The Five Lesser Known National Parks to See Before You Die
Forget Yosemite, these parks are off-the-radar wonders
“The farther one gets into the wilderness, the greater is the attraction of its lonely freedom,” opined Teddy Roosevelt.
The U.S. is home to 59 national parks, all protected by U.S. Department of Interior, along with many, many more national lakeshores and other protected areas affiliated and operated by the National Park Service*.
Thanks to former president Roosevelt, who saw the need for preservation, these scenic lands — be they green spaces, canyons, mountains or islands — remain some of the greatest altars at which to pay homage to Mother Earth.
A good time to start paying homage?
Tomorrow, when the 100-year-old National Park Service kicks off a week of free admission for National Park Week (April 16th-24th).
In lieu of Yellowstone, Yosemite or the Grand Canyon, we’re here to suggest several parks that are easy to overlook, but just as admirable.
Like Guam, American Samoa is an American tropical paradise. But few know it’s home to a National Park situated on three islands — Tutuila, Ta’u and Ofu — and encompassing 9,000 acres. Coral reefs and rainforests abut mountains and white sand beaches. Look for seabirds and fruit bats or learn about Samoan culture, which is promoted through the Park Service. Snorkel or dive among 250 species of coral but bring your own gear, as the island doesn’t provide outfitters like some other South Pacific locales.
Image via Paxson Woelbler
Gates of the Arctic, Alaska
Much of Alaska is wild and untamed — and no area more so than Gates of the Arctic. Our northernmost National Park, which became part of the system in 1980, encompasses more than eight million acres of wilderness. You’ll find granite peaks next to boreal forest, black spruce and alpine tundra. Blink and you might miss the Arctic caribou or muskox on the run. Visitors can only fly or hike into the park, as roads don’t exist. Guides suggest hiking the expanse five miles at a time starting in mid-June, when temperatures rise and the ice thaws.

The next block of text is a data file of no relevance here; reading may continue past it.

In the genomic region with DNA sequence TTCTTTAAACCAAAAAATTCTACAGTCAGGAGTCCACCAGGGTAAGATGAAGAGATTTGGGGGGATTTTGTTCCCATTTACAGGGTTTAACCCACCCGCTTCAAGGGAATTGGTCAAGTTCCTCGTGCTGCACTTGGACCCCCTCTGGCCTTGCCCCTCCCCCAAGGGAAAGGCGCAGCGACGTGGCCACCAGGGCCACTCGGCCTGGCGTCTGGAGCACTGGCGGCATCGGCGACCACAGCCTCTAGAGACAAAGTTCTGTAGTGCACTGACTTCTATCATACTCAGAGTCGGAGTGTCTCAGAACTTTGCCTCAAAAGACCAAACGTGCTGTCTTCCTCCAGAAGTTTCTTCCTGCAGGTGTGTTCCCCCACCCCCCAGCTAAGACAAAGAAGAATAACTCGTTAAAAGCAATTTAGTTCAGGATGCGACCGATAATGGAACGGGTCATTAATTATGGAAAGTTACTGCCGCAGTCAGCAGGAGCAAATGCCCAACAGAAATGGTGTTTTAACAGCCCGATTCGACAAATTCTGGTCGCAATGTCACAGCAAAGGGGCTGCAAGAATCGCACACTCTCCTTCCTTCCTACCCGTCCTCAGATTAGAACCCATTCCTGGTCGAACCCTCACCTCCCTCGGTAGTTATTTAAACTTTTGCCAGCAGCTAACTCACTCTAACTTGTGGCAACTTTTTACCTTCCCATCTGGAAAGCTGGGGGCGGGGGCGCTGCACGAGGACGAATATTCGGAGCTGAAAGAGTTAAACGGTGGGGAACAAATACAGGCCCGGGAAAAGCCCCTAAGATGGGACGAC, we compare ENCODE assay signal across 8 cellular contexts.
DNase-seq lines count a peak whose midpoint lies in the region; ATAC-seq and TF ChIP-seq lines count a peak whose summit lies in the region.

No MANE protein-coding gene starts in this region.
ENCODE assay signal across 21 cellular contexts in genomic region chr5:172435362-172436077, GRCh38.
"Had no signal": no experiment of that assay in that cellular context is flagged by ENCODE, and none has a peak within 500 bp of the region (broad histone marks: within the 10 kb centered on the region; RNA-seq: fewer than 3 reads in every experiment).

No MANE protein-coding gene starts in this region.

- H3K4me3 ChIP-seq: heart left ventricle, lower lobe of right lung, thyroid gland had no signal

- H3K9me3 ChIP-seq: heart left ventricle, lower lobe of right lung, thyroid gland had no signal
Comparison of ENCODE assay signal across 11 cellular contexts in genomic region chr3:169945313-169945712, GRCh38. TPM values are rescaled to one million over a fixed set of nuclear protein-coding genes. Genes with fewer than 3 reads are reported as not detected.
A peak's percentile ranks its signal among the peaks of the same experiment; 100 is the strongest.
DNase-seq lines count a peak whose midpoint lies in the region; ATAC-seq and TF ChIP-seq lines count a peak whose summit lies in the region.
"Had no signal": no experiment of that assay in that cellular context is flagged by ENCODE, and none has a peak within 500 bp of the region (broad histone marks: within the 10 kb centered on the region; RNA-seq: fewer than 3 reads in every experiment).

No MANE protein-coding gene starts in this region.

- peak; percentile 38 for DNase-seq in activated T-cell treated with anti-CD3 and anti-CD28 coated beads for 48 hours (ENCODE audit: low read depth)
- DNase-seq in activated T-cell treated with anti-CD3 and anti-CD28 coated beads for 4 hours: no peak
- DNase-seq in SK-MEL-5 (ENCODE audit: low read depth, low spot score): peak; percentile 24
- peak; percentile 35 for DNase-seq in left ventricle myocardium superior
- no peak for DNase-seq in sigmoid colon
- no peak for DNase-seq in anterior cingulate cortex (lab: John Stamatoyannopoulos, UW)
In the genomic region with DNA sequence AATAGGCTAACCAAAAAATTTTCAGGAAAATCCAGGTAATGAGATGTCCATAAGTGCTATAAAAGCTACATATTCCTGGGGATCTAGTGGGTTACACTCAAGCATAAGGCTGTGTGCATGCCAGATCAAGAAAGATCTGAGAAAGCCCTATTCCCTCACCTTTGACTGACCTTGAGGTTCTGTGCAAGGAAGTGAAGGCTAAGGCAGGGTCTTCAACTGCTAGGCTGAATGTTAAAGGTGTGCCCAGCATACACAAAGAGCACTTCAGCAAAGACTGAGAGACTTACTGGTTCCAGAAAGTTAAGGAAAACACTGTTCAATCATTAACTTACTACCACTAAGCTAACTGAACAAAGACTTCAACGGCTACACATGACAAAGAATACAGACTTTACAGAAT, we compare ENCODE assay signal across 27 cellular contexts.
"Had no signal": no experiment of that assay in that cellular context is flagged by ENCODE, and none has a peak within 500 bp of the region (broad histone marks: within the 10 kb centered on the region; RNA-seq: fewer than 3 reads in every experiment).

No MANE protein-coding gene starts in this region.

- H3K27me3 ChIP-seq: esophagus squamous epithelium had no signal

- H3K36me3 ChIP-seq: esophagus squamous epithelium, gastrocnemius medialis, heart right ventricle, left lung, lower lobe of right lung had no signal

Red rocks have long enthralled the American pioneer spirit, and Arches in Moab, Utah, has one of the most scenic collections in the nation. More than 2,000 stone arches can be found here, each displaying a kaleidoscope of colors depending on the time of day and season. Visitors can camp at more than 50 sites, but you’ll need to book early, as spots fill up in high season. Hiking trails abound, and the Fiery Furnace is the most popular due to its narrow, sandstone passages. Rangers lead guided tours, and the park does dole out solo hiking permits on a case-by-case basis.
Isle Royale, Michigan
Isle Royale in Michigan’s Upper Peninsula is a veritable mecca of solitude. Here you can canoe or kayak with nary another person around for miles. Hiking and scuba diving are also popular pastimes and porcupines, red squirrels and moose are common sights. Due to its remote location in the middle of the lake, access to and from the island is limited to ferry or seaplane.
Congaree, South Carolina
Congaree in South Carolina is a treasure trove of wetlands and forests that can be appreciated by the whole family. Novice hikers can explore the many trails around the nearly 27,000-acre park as they admire the old-growth trees overhead. Canoers and kayakers often spy river otters and turtles (sorry, no dueling banjos here) on the banks of the Congaree River. Backcountry camping is free, but you’ll need a permit.
*A wonderful explanation on what constitutes a National Park, courtesy of a former park superintendent (and father of InsideHook’s National Editor): “There are only a select handful of National Parks, and the rest of the 400+ publicly owned units of the National Park System are also managed by the National Park Service. Areas have many categories: national lakeshores, national rivers, historic sites, monuments and numerous other designations. All are managed under the same policies and treated as equally of national significance. National Parks are typically those areas with a variety of nationally significant resources (e.g., Yellowstone and Yosemite). There are some exceptions, usually resulting from local political manipulations. Everyone wants a National Park in their district; few qualify by having the breadth and variety of nationally significant resources.”
Main image via Albert Herring
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